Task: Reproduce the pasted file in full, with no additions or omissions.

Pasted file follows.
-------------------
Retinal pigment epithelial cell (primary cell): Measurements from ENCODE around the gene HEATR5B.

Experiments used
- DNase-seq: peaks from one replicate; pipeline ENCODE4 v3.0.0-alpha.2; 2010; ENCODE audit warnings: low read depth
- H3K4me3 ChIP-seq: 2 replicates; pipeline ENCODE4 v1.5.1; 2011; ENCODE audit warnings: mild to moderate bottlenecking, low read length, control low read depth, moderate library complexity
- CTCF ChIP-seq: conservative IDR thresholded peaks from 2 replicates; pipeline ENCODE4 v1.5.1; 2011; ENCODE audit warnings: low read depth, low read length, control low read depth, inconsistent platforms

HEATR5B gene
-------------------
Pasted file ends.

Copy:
Retinal pigment epithelial cell (primary cell): Measurements from ENCODE around the gene HEATR5B.

Experiments used
- DNase-seq: peaks from one replicate; pipeline ENCODE4 v3.0.0-alpha.2; 2010; ENCODE audit warnings: low read depth
- H3K4me3 ChIP-seq: 2 replicates; pipeline ENCODE4 v1.5.1; 2011; ENCODE audit warnings: mild to moderate bottlenecking, low read length, control low read depth, moderate library complexity
- CTCF ChIP-seq: conservative IDR thresholded peaks from 2 replicates; pipeline ENCODE4 v1.5.1; 2011; ENCODE audit warnings: low read depth, low read length, control low read depth, inconsistent platforms

HEATR5B gene